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Part I: Santa Monica's Three-Decade Battle with Height

Santa Monica Wellbeing ProjectTHE MAYORS CHALLENGE
City of Santa Monica Wellbeing Project

Santa Monica Real Estate Company, Roque and Mark

By Jason Islas
Staff Writer

March 6, 2013-- Traveling west on Wilshire Boulevard, it's easy to notice when West Los Angeles ends and Santa Monica begins. Once you enter the beachside city, high-rises abruptly give way to quaint, low buildings, no taller than a couple stories.

The percipitious drop-off in building heights west of Centinela Avenue is the legacy of a 30-year tradition of neighborhood groups, political organizations and City Councils actively resisting developers' attempts to build up.

This resolve to reject tall buildings could be tested by three proposed projects that each exceed 20 stories -- the redevelopment of the Miramar hotel, a Frank Gehry-designed structure on Ocean Avenue and the redesign of the Holiday Inn on Colorado Avenue which has not yet been submitted to the City. All three projects would require development agreement due to their heights and sizes.

The move to keep Santa Monica's skyline close to the ground started when a new political group, Santa Monicans for Renters' Rights (SMRR), managed to take a majority of the Council seats in 1981.

With the SMRR majority came a moratorium on commercial development and eventually, the 1984 General Plan. Crafted by the SMRR majority, the plan set a general three-story limit on buildings throughout the city, although later it allowed buildings in some areas to rise as high as 70 feet.

“There were a whole lot of projects that were proposed at the time,” said former mayor and long-time SMRR member Judy Abdo, referring to the Council's decision to impose a temporary moratorium on commercial development.

“There was clearly going to be a change in policy,” she said.

During the two previous decades, Santa Monica had seen several major buildings go up, including the 300-foot office building at 100 Wilshire, the twin 17-story Santa Monica Shores Towers and the 13-story bank plaza at Fourth Street and Wilshire Boulevard.

“The new majority reflected an alarm in the community,” said SMRR co-founder Dennis Zane. He said that not only were people worried about the number of projects but also about the size, and not necessarily just heights.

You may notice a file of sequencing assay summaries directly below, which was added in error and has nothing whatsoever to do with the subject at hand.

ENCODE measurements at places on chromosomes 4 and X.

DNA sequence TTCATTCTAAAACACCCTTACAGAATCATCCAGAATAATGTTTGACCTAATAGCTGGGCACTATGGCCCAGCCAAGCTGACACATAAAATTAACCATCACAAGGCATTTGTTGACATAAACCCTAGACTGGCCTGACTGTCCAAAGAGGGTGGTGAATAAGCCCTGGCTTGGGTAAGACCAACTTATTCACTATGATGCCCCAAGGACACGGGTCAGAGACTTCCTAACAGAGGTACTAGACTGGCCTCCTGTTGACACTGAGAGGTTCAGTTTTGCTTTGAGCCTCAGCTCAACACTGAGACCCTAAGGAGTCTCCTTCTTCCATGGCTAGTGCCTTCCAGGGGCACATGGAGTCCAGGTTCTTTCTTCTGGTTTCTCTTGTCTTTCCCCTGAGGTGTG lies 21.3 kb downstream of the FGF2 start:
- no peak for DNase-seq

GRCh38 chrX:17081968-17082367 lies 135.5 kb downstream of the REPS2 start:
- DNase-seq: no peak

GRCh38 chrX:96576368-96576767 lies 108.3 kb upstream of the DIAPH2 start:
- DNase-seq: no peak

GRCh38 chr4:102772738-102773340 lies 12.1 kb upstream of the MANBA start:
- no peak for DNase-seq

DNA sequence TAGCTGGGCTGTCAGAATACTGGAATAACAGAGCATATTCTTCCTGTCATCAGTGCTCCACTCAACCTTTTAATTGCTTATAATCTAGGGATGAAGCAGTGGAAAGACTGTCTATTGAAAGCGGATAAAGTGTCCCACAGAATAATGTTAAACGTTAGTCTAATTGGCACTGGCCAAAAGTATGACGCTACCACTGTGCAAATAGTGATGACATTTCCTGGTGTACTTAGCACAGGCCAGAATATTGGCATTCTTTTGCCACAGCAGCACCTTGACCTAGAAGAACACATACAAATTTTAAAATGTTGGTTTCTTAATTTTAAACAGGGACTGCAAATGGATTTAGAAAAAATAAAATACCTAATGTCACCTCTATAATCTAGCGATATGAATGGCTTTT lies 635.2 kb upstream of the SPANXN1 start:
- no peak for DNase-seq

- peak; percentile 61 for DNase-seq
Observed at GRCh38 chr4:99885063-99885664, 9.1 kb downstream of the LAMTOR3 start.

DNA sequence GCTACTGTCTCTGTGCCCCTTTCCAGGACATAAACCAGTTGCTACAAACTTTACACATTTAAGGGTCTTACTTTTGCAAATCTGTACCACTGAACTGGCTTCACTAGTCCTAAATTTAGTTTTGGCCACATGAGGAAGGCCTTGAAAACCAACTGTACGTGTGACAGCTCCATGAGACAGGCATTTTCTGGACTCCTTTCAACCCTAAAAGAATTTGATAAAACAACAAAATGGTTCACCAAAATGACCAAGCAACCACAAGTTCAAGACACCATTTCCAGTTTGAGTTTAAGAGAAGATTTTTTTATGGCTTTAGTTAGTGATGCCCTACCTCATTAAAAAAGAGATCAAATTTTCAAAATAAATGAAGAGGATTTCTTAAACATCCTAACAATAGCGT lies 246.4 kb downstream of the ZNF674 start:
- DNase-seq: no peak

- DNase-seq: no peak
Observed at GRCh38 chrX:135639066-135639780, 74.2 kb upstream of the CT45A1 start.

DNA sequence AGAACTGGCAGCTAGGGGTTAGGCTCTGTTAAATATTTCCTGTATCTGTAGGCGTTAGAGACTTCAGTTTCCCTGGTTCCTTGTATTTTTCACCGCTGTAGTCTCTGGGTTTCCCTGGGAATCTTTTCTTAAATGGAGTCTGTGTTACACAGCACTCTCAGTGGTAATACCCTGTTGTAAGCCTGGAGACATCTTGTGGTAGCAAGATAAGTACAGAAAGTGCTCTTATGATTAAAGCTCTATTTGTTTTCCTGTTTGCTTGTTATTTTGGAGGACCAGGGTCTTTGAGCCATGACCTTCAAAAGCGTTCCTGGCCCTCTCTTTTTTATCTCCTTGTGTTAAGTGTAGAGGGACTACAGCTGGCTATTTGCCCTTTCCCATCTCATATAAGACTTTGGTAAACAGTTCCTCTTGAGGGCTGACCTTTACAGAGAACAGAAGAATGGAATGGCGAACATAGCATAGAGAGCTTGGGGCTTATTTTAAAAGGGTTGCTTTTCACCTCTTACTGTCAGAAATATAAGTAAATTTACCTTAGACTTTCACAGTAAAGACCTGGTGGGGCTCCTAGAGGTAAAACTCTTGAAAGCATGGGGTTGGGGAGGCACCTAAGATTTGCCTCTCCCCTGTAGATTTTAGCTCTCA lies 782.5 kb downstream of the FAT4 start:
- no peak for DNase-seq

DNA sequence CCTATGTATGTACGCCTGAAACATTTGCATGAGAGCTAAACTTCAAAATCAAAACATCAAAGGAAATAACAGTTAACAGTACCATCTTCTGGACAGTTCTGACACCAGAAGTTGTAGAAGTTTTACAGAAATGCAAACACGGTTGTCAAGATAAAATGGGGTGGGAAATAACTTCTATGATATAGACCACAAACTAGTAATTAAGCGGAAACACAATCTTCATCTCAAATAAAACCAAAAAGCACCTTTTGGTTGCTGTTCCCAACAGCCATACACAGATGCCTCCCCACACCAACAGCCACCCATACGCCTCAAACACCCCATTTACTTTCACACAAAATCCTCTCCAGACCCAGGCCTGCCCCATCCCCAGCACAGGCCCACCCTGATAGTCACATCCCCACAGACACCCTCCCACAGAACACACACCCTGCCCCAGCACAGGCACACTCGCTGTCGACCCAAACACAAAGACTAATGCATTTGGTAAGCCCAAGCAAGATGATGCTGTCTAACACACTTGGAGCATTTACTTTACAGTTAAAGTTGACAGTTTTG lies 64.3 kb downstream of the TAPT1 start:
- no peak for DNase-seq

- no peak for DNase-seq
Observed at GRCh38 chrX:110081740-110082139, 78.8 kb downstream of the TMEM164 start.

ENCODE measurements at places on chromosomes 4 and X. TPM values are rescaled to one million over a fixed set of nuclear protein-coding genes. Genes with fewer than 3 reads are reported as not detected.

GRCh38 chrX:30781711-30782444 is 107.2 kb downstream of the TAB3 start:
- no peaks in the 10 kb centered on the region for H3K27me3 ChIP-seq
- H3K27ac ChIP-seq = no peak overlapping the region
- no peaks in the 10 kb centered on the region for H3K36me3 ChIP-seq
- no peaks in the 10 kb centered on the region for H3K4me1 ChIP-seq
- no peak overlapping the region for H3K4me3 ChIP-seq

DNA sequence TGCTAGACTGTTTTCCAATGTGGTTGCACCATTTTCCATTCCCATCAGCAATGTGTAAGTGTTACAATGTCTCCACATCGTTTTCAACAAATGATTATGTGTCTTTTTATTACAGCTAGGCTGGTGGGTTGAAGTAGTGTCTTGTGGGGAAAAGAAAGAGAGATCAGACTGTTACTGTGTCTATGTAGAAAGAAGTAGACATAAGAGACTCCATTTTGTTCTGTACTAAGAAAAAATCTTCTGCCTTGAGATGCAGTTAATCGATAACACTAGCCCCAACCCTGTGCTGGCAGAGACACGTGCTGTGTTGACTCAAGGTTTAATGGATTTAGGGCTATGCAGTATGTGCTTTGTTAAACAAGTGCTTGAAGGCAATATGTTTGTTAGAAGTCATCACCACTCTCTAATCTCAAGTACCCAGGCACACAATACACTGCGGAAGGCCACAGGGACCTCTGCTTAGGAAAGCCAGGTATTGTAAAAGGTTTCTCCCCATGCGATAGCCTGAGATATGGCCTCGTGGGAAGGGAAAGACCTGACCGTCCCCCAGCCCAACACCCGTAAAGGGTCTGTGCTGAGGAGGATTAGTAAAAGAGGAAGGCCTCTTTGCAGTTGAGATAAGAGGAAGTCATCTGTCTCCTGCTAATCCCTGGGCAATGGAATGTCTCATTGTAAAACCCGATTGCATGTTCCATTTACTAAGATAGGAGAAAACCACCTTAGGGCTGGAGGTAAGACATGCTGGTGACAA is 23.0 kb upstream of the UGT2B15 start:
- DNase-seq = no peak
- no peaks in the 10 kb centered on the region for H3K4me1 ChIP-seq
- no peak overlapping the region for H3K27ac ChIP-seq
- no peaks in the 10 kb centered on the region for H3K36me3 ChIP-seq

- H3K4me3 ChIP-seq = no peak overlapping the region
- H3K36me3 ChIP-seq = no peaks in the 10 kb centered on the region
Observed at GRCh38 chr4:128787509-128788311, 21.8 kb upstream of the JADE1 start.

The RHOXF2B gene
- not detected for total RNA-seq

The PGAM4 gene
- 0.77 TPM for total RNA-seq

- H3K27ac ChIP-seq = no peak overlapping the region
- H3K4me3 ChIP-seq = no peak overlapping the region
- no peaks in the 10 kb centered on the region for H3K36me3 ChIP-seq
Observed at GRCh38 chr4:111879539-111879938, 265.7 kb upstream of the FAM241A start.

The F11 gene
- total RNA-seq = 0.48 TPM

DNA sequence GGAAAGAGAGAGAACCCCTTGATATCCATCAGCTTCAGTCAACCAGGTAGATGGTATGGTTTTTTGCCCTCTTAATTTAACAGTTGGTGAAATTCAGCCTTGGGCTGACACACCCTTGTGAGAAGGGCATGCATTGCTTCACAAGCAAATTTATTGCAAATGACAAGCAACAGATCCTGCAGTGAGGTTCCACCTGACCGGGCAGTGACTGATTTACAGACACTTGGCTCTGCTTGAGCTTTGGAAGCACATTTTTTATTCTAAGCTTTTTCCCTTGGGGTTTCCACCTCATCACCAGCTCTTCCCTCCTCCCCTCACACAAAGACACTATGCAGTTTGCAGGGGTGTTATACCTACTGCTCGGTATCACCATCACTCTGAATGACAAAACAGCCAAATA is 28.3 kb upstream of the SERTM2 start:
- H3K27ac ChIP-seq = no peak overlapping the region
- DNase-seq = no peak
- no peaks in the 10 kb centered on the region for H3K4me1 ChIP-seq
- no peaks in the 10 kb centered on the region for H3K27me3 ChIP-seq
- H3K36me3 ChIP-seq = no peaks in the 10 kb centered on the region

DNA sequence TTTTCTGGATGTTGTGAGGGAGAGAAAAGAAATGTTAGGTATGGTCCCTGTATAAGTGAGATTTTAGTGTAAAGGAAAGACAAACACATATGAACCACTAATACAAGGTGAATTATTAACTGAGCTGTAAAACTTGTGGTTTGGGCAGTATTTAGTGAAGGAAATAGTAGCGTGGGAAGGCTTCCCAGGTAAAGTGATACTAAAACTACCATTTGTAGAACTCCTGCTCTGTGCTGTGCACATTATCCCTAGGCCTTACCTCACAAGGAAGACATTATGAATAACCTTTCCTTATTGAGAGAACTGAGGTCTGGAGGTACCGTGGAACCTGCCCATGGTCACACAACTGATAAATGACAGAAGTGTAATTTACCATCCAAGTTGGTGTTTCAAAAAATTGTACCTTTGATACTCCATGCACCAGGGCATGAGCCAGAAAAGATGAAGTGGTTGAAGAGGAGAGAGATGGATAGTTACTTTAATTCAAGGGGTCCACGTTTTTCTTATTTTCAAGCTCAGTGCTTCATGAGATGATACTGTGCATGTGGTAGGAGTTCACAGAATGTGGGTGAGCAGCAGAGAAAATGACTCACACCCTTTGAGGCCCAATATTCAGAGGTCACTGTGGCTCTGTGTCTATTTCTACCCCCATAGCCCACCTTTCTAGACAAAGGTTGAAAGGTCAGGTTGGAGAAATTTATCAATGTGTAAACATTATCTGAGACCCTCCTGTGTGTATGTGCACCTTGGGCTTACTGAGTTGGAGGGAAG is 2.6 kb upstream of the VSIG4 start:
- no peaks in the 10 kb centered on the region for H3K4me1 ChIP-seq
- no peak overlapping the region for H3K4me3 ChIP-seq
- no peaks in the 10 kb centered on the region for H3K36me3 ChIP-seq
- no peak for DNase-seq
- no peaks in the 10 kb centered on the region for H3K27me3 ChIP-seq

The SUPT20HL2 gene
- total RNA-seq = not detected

But it was the Ocean Park Redevelopment Project in the mid-1960s, which called for 14 towers , each nearly 20 stories tall along the ocean-front that mobilized the community. Residents of Ocean Park organized against the idea of building up. The project, as it was conceived then would have remade Santa Monica into something “kind of like Miami Beach,” said Abdo.

Consequently, only two 17-story towers -- known as the Santa Monica Shores -- were built along with the much shorter Sea Colony development.

“The community did not want the height,” she said. “They traded off a whole lot of things to bring the height down,” said Abdo. “In doing that, it meant that the number of units they were permitted to build was spread out over more land with less open space.”

Back then, Abdo said, there was no community process for big developments. “They were building whatever they wanted without any community input at all,” she said, adding that project approval was given by the Planning Department. And as the 1984 General Plan coalesced, so did the idea of community input.

“There were a number of community meetings” about the General Plan, Abdo said. “Big meetings where people came to testify.”
The end result was a plan that generally limited building heights to three stories or four, in special circumstances.

The precedent of community input that was set during the drafting of the 1984 General Plan would have long-lasting repercussions, including extensive public input sessions on major developments in the City.

Next: A major restaurateur proposes a luxury hotel on the beach and residents fight against a proposal to revamp the Santa Monica Place site.

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